Kilgrave is, after all, physically a human – and not an imposing one at that. It wouldn’t take much of Jessica’s strength to overpower him. Vampires, however, are undying predators, and even those who doesn’t focus on physical prowess are shockingly resilient. Additionally, Kilgrave’s only ability is his mind-control, whereas any member of a supernatural group within the Chronicle games have many others at their disposal.
Using Dread Powers to create someone whose mind control goes beyond even vampiric domination, but who is otherwise physically human, would be very simple. In the end, Kilgrave is an antagonist, while characters created with the main books of the game are protagonists. That doesn’t necessarily mean that they’re heroic by any measure, just that their powers have a different structure.
And against him is… a private investigator who was once his victim, a popular radio host with a connection to the private eye, a policeman who is clearly more than just a beat cop, and an invulnerable ex-con bartender. That’s a first-tier hunter cell if I ever saw one. And like I said before, the methods they use strikingly remind me of hunters. They avoid direct confrontation, where Kilgrave can overpower them easily. Once they find his weakness, they ruthlessly exploit it. They risk conflict with law enforcement to attack him. All of it costs them physical, emotional and mental damage, and they come into conflict with one another.
I should note that when I say “first-tier”, I mean hunters who operate on their own, on a local level and without the support of any larger group. They also don’t have access to any special equipment or powers that hunter conspiracies typically provide their members. Which, again, might seem to clash with the fact that Jessica and Luke do have superpowers. Despite all of that, the mood and structure of Jessica’s struggle against Kilgrave is quite reminiscent of a first-tier Hunter game.
Still, that’s the major dramatis personae. What about the world around them? In Hunter: the Vigil, mortals are ignorant of the supernatural. Or rather, they are aware of its existence on some level, but most simply repress it, rationalize it away or just outright deny it. There’s a supernatural energy pervading this world that makes them forget. Many magic beings have traits that more actively obfuscate them – it’s literally impossible for a Sleeper to remember seeing a display of Supernal magic, for instance. Vampires, if we’re sticking with treating Kilgrave as one, notably do not have such traits, which means they must take more active measures to keep their existence secret.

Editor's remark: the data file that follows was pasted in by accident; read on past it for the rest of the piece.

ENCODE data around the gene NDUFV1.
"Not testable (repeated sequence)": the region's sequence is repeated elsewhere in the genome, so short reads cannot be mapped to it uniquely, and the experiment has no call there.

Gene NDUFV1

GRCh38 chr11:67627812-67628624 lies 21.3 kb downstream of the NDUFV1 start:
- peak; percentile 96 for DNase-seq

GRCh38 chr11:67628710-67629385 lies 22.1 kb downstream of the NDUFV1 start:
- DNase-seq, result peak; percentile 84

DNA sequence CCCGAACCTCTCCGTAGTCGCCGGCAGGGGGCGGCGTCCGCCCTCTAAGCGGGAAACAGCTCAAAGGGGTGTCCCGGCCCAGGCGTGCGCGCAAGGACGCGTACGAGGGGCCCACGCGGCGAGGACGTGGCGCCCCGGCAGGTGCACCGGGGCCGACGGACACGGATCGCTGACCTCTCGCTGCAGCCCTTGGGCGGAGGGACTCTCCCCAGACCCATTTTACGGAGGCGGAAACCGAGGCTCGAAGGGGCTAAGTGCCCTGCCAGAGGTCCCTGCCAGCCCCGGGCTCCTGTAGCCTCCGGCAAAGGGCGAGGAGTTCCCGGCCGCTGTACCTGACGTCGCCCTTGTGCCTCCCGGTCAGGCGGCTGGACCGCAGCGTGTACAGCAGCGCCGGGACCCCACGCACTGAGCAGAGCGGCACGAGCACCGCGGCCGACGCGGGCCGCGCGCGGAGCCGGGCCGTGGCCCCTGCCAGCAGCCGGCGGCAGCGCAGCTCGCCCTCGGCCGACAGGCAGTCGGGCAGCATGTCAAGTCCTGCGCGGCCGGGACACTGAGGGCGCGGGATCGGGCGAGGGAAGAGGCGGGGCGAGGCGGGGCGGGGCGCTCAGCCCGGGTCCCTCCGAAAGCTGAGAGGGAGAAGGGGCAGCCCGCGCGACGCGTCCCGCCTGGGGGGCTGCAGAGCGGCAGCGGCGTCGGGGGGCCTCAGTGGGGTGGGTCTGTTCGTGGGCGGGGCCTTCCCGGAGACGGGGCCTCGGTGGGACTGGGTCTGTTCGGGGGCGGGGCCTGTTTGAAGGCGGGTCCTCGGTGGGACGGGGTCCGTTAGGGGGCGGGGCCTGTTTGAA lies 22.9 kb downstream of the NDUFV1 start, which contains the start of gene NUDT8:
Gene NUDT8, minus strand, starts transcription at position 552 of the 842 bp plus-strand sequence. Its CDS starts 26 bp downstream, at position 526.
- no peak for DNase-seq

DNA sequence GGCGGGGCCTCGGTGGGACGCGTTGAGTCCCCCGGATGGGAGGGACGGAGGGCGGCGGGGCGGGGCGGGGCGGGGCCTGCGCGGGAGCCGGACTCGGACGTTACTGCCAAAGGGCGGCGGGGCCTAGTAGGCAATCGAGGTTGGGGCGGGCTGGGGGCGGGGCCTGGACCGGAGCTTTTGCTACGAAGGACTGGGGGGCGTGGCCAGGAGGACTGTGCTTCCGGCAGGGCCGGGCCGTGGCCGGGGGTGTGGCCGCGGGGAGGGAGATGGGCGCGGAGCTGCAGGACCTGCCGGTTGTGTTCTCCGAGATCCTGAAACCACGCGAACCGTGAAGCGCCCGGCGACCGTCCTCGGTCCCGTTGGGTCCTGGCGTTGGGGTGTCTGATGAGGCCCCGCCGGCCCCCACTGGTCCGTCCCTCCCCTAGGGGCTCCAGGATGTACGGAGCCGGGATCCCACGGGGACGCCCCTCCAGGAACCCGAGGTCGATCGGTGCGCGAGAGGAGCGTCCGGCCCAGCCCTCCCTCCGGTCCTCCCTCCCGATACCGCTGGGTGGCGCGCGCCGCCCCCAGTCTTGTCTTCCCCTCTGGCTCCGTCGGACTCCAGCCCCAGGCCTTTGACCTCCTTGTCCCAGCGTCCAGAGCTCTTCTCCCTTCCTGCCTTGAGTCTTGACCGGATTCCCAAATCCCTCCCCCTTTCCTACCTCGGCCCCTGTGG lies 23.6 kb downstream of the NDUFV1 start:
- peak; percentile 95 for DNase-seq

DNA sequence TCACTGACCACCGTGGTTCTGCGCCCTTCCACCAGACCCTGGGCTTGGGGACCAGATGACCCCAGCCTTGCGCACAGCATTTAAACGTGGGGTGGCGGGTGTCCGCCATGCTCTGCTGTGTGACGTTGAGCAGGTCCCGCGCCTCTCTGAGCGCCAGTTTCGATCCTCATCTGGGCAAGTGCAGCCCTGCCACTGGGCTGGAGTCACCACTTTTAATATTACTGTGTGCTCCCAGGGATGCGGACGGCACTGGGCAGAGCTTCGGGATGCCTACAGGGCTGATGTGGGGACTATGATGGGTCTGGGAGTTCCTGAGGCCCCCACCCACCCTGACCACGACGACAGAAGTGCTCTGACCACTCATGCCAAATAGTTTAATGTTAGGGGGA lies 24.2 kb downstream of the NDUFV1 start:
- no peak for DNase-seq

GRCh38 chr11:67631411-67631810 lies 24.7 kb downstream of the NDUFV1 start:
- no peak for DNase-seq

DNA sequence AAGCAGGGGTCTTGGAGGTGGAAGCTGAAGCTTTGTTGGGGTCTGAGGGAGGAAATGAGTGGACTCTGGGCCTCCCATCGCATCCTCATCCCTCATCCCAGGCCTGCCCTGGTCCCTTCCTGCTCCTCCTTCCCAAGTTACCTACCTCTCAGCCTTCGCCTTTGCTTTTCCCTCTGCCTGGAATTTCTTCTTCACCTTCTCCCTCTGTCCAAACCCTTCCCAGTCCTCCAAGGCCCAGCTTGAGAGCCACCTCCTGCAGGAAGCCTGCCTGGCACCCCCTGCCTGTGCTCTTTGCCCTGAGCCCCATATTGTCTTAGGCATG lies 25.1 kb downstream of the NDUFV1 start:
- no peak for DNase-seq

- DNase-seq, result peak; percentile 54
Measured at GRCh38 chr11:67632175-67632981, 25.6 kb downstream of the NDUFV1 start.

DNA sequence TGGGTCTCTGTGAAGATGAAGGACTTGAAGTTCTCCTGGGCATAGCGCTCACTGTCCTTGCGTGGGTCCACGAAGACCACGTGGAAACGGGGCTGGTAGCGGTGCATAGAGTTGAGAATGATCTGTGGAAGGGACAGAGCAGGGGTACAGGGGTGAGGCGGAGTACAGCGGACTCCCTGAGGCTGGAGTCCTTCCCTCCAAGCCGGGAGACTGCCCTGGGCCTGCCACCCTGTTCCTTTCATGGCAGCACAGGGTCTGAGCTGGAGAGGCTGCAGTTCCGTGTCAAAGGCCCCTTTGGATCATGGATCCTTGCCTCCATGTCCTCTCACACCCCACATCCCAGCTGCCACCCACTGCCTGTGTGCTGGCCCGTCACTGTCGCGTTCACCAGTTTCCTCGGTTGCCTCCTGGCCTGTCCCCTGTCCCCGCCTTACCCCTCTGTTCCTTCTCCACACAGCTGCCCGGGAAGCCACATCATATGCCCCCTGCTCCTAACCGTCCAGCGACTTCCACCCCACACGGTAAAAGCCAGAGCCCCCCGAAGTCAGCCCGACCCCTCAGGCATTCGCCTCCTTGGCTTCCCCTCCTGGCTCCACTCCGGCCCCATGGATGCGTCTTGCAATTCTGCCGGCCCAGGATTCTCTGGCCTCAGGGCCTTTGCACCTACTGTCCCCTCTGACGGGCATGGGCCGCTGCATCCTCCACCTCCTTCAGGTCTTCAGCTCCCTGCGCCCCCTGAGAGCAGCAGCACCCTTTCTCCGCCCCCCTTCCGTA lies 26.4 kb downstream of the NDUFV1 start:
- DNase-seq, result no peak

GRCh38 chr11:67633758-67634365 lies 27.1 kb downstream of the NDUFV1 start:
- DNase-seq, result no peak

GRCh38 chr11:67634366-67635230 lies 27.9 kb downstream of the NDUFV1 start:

In Jessica Jones, it’s clear that people do know superpowers exist. The series takes place in the same universe as Marvel’s superhero movies, meaning everyone saw aliens, gods and superheroes tear New York City apart. Nonetheless, most people don’t believe in Kilgrave’s mind control.
It’s not quite the same situation as it is in Hunter: the Vigil, though. People who witness Kilgrave in action generally believe it. He very rarely displays any sort of subtlety. And when his victims come together to recount their experiences, they remember them clearly. Still, how many of them had spent years wondering if they had simply gone insane? How many were blamed for people who only saw mind control as a ridiculous excuse? Particularly since when Trish puts out a call for Kilgrave’s victims to come forward, there are those who try to blame him for their misdeeds, or are simply mistaken.
So even though there’s no overreaching conspiracy, or innate energy that makes people forget, the sense of isolation that hunters, and monsters’ victims (categories with significant overlap), feel is still present in Jessica Jones to a degree. Jessica doesn’t find much solace in the support group for Kilgrave’s victims. Her reasons are her own, of course, but it is a bit reminiscent of the isolation hunters feel from other mortal humans.
Jessica’s reluctance to be a hero, even though she has superpowers, isn’t particularly relatable to Hunter. The player characters of Hunter: the Vigil are mortal humans who either chose or were forced to stop ignoring the truth about the world around them. They take up the Vigil, which is a dangerous obsession to do something about it. Jessica has her share of struggles with the concept of heroism and eventually decides to act against Kilgrave, even though her first instinct was to run. But it’s not really the same thing.
In the end, Jessica makes sure Kilgrave won’t destroy another life, but it’s hardly a happy ending or heroic victory. Which is also true for most successful Hunter: the Vigil campaigns. Hunters can eliminate a monster that preys on people, but the toll on them is considerable. That’s if they don’t simply act in their own interest, or become fanatics who attack any supernatural being, no matter how innocent. Which brings the parallel to an end. I hope that, by drawing a similarity between the show and the game, I managed to help you understand what playing Hunter: the Vigil might be like, using a seemingly unlikely source.
Images Courtesy of Netflix and White Wolf
Queer Eye Isn’t Just for the Straight Guy Anymore
So have y’all heard? I’m finally back after my months’ long hiatus—and so is Queer Eye for the Straight Guy! Sort of…